If used in a high enough dosage, olive leaf extract can expel worms from the intestines and is helpful for those with harmful organisms in the gut. Biochemist Arnold Takemoto, speaking to the Townsend Newsletter for Doctors and Patients put it this way: “(I have) yet to discover another herbal substance that accomplishes anti-microbially what this substance [olive leaf extract] achieves.”
Signs of Possible Infection by Harmful Organisms
- Autoimmune Disease
- Chronic abdominal pain
- Crohn’s Disease
- Bloody Stools
- Chronic Fatigue
- Foul-smelling stools
- Irregular bowel movements
- Low back pain
- Abdominal Distension
- Food Allergy
- Inflammatory Bowel Disease
- Intestinal Permeability
- Rash and itching of skin
- Unexplained weight loss
- Rectal bleeding
- Unexplained fever
Qualifications of a Good Olive Leaf Extract for Harmful Organisms
- Allergen Free
- Toxic Additive Free
- GMO Free
- Environmental Contaminants Free
- No Toxic Excipients
- Vegetarian Capsules
- Oleuropein percentage should be over 10%. Preferably 17%-20%.
Herxheimer Reaction & Olive Leaf Extract
For some very sick individuals, including people with chronic fatigue syndrome or particularly heavy loads of virus or bacteria in their bodies, olive leaf extract may possibly generate detoxification symptoms — known as the “die-off effect” — that may be unpleasant.
The “die-off effect,” or Herxheimer Reaction as it is medically called, refers to symptoms generated by a detoxification process. If you are sick and use Olive Leaf Extract, you should be aware of the possibility. For this reason it may be advisable to consult first with a holistic health practitioner before using it.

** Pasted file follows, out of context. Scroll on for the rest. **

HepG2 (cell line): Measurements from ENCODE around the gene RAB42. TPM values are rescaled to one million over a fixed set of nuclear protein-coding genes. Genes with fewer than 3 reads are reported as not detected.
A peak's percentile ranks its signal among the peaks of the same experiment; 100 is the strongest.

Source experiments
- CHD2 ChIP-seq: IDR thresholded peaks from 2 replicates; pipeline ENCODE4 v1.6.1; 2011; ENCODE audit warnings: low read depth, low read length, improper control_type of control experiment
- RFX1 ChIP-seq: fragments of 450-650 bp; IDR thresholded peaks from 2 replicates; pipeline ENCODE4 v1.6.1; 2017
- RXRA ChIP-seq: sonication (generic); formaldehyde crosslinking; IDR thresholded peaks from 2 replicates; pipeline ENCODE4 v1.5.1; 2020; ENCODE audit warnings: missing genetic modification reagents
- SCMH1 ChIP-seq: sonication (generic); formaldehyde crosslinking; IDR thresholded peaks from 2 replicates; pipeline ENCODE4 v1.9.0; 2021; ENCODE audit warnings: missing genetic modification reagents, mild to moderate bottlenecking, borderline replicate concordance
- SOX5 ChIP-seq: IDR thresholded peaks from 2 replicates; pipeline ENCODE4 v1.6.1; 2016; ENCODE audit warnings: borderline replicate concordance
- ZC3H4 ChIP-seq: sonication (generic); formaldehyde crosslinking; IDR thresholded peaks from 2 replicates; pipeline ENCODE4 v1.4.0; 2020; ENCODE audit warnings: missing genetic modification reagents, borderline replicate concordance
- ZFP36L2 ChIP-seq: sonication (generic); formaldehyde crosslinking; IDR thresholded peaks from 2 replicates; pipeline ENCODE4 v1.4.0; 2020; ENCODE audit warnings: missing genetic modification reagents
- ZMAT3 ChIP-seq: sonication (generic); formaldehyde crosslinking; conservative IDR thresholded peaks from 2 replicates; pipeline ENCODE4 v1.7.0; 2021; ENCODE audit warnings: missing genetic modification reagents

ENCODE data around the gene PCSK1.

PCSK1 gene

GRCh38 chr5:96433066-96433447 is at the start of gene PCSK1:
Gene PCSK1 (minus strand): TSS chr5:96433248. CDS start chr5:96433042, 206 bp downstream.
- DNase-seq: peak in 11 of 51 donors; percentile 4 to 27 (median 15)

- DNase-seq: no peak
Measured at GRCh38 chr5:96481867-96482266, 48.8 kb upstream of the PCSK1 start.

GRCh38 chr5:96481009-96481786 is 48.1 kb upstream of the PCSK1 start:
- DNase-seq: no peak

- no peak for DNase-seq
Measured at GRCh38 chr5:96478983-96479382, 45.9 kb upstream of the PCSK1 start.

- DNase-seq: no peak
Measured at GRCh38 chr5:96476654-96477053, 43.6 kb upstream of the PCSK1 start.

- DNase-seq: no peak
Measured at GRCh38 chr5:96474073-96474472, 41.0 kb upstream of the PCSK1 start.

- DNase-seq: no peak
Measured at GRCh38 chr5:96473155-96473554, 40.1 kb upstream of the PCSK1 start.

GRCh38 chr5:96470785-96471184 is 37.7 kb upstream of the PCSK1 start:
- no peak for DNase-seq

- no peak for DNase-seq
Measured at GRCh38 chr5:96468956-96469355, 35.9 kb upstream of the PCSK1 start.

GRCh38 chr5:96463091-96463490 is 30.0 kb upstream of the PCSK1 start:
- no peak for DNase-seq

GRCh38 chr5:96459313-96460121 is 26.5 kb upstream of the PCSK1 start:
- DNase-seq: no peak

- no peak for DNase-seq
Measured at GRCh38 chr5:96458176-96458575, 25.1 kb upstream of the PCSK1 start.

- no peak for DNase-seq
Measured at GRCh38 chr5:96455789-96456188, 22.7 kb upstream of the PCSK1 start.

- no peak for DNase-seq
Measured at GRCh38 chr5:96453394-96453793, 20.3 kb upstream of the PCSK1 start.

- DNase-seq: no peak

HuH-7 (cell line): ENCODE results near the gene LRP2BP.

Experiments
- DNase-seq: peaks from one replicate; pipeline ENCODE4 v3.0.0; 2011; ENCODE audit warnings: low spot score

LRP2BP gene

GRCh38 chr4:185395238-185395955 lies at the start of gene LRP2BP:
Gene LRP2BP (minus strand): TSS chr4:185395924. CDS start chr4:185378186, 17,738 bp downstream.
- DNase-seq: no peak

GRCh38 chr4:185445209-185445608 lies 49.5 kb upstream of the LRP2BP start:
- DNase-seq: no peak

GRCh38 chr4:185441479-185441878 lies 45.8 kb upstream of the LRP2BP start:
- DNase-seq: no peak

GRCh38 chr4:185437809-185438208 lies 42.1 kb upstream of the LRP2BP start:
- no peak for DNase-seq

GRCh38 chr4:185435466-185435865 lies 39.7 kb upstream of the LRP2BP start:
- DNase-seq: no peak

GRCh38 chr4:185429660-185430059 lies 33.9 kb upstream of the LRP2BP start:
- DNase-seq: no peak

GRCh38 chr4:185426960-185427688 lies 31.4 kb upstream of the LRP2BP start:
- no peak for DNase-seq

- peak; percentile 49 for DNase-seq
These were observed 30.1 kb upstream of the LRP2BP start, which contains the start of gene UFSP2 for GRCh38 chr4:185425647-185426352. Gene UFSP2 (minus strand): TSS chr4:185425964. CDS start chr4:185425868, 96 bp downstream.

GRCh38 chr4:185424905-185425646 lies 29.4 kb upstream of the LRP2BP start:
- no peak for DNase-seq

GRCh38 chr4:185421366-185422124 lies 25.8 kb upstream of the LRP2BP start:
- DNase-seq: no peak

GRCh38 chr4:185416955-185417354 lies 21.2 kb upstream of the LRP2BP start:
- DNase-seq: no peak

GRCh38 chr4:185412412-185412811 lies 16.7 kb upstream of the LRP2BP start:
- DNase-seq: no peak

Olive leaf extract is potent and usually does its job quite well. “Die-off” symptoms can begin almost immediately after starting Olive Leaf Extract. Symptoms may include extreme fatigue, diarrhea, headaches, muscle/joint achiness or flu-like symptoms. Severity usually differs from person to person. Keep in mind that such symptoms are positive signs. Nevertheless, they can be unpleasant and inconvenient. Some people may not want to continue because of the inconvenience. Others handle it better. Others experience no such effect.
Here’s what to do in case of substantial detoxification symptoms: Drink at least 4-6 cups of purified water between each dose. Reduce the number of capsules, or even stop them altogether for a while. You may need a day or two, or even a week, to allow your body to process the “die-off.” When you feel better, you can resume the supplement at a low dose and increase slowly. Vitamin C to bowel tolerance is also recommended for “die-off” symptoms.
Drug interactions possibilities while using Olive Leaf Extract
Due to its possible ability to lower blood pressure, olive leaf may increase the effects of drugs that also lower blood pressure. Some blood pressure-lowering drugs are:
ACE inhibitors such as captopril, enalapril, fosinopril, and lisinopril
Beta blockers such as atenolol, metoprolol, and propranolol
Calcium channel blockers such as amlodipine, nifedipine, and verapamil
Diuretics such as Dyazide, furosemide, and hydrochlorothiazide